And here come the enemy!

And here come the enemy!

This is an Advanced Squad leader Starter kit (ASLSK) scenario set in France, in November 1944. It features an attack by part of the German SS Grenadier Division (actually conscripted Russians, in the main) on the area of the Allied line held by elements of the Free French 1st Infantry Division and supporting tanks. In ASLSK terms, the German player has to attack longways down board s, and wins by, at the end of the game,  projecting sufficient firepower on a road line. The Free French have to prevent this happening.

I was the defending French. Ran played the part of the attacking Germans.

Although this was my first FTF ASLSK experience, I had done enough reading about the game to have some understanding of key challenges.

For example, I had a 57mm anti-tank gun at the start; it uses hidden placement – meaning I secretly chose a hex and write it down, but the unit is not on the board. So,  Ran had to guess where it was or flush it out. My reading suggested the attacker in this type of scenario would lead with his infantry to try and stumble across (or rather, crush!) the gun before it could cause any damage. That meant I spent some time trying to pick a setup location that was not obvious, and still gave me a chance of a kill shot.

As another example, I understood that the attacker does not want to stack his forces, because of the lethality of defensive fire. What I failed to understand, until seeing Ran’s forces in action, was that there’s no need to disperse until ‘up close and personal,’ so the Germans came into contact much quicker than I expected. They did this by stacking with leaders and getting the leader movement bonus.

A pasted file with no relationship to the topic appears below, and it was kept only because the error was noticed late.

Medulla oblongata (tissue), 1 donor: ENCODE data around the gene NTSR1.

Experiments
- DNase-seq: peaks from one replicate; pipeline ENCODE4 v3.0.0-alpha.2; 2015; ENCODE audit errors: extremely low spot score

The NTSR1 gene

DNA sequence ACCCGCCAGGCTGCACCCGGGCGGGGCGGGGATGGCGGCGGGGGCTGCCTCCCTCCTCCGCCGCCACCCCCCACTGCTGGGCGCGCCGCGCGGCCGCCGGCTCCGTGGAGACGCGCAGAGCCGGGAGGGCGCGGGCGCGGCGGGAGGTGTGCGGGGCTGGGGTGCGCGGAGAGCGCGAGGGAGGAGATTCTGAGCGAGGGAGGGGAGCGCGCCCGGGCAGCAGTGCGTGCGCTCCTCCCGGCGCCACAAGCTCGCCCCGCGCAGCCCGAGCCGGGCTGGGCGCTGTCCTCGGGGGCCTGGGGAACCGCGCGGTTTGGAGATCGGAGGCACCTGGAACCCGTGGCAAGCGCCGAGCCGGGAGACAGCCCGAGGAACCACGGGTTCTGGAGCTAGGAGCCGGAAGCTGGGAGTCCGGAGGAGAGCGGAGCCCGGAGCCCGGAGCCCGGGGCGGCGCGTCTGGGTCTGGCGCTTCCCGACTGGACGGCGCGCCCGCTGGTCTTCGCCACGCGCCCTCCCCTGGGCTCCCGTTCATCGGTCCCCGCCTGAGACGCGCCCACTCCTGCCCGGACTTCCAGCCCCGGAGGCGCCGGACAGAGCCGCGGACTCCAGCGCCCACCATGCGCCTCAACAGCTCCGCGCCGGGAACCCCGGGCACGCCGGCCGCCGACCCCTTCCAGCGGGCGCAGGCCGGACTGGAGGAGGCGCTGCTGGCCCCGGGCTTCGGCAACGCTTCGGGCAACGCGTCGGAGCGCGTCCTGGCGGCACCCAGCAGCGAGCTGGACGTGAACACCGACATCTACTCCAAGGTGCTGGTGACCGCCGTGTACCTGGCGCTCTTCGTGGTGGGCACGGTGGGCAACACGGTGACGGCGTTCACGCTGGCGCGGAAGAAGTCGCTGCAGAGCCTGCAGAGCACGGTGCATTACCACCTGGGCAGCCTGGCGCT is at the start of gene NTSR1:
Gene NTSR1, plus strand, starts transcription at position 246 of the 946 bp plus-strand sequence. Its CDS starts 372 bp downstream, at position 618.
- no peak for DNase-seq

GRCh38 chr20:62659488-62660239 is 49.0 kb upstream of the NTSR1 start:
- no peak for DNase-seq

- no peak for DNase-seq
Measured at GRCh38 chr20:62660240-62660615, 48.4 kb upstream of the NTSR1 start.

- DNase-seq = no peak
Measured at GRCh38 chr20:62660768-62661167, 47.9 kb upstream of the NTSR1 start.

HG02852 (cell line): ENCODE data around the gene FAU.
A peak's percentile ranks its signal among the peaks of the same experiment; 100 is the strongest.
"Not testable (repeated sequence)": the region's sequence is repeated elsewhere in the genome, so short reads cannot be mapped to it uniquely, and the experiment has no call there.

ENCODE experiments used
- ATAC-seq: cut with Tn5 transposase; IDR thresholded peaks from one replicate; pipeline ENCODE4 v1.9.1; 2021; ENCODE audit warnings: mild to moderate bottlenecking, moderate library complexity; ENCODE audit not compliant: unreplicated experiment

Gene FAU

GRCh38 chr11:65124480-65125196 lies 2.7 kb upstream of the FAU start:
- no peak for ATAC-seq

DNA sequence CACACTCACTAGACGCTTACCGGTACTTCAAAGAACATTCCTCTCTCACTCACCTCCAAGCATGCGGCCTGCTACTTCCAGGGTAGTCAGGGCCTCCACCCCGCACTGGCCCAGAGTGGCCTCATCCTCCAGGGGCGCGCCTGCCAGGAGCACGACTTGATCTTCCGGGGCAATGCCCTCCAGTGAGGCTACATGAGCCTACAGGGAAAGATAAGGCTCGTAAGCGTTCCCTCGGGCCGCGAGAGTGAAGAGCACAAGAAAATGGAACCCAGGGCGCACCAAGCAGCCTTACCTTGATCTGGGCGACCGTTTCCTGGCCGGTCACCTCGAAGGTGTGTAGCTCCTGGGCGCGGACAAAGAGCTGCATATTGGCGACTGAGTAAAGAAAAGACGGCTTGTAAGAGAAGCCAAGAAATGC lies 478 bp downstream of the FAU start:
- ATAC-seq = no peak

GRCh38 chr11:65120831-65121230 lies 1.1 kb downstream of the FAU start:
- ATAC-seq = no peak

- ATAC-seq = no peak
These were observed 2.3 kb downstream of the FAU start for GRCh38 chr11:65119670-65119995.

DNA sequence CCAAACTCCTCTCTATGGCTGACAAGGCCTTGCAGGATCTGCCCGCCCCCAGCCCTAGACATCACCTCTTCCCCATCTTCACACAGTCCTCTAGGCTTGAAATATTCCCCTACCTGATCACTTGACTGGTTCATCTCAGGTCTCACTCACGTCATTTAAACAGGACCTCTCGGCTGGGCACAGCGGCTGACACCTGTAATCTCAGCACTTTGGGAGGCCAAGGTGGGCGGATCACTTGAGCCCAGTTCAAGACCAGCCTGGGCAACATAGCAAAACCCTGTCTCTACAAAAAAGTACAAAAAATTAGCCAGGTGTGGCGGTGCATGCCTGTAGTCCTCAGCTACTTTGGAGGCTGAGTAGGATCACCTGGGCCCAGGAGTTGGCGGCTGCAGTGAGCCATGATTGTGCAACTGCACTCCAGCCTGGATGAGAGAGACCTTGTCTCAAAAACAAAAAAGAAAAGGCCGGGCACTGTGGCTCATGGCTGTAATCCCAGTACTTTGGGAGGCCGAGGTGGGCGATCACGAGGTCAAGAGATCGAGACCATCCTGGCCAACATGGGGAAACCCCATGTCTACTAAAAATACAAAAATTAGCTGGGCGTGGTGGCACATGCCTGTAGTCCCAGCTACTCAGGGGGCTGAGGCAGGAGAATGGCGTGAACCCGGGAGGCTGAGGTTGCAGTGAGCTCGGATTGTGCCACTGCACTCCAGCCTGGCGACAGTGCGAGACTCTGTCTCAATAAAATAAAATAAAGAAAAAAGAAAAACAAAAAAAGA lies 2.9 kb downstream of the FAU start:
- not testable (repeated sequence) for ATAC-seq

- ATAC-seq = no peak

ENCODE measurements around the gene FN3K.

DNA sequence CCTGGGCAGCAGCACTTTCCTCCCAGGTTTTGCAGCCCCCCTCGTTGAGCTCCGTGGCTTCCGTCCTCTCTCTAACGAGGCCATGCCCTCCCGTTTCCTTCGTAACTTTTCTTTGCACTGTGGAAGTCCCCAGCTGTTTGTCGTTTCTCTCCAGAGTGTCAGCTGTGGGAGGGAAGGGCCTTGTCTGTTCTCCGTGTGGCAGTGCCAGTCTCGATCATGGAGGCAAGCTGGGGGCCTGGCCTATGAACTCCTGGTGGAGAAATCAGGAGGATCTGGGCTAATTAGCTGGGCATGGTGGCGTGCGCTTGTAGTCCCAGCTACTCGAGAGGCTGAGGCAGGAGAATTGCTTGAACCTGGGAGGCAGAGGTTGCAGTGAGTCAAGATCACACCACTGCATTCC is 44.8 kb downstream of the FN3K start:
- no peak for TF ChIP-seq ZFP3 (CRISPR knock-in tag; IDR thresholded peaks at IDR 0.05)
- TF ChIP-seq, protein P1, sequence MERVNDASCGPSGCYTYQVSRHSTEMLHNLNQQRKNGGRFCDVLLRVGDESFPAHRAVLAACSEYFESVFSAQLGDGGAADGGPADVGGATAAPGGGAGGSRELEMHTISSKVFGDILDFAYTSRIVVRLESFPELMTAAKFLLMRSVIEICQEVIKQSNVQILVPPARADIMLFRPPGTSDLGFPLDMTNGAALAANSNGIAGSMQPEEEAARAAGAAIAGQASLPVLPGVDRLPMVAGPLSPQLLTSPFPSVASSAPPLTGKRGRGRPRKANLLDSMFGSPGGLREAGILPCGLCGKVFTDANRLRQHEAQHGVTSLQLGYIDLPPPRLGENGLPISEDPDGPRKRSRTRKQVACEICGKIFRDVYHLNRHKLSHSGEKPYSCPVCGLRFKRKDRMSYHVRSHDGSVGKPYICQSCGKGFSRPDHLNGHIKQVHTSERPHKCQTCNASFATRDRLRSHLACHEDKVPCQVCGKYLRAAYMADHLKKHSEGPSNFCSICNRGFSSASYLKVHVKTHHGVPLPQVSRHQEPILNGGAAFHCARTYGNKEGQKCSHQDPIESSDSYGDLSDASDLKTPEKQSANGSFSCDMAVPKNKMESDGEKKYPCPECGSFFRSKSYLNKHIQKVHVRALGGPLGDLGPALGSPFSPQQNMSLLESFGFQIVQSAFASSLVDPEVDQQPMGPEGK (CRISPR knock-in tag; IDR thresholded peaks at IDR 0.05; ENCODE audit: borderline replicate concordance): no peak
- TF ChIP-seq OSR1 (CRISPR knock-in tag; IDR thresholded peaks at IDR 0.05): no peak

As a final example, while I had looked at the situations of tanks firing in the respective fire phases – whether moving or not – and tried to appreciate the value of panzerfausts, the dry theory could not compare to the real action (as it were). In consequence, I got my tank tactics wrong and was too aggressive with mine. (I had 3 Shermans with a 76mm gunm, and one with a 105mm howitzer. I was up against two Jagdpanzer V.)  I lost all of the tanks, some to that bloody panzerfaust capability, and some to the Jagdpanzers. Ran did say to me – afterwards! – that it’s generally good practice to keep your tanks well away from German infantry with panzerfausts.

In the six turns available, Ran’s forces made steady but slow progress for the first four. Even though my tank force was no more, I was doing OK, as I had delayed his progress. But he broke through in turn five, and I could not stem the tide.

Highlights included:

  • My anti-tank gun killing a Jagdpanzer.
  • Ran’s infantry retaliating by entering close combat with, and destroying the gun crew.
  • Ran’s remaining Jagdpanzer suffering from a malfunctioning main gun.
  • Ran’s malfunctioning main gun turning into a broken main gun, meaning the tank was recalled. (Hooray!)
  • Me losing all four of my tanks to enemy action.
  • Some bloody close combats where Ran’s forces quite simply outperformed mine.

Bottom line: an intense and enjoyable gaming experience. I cannot wait for the next time.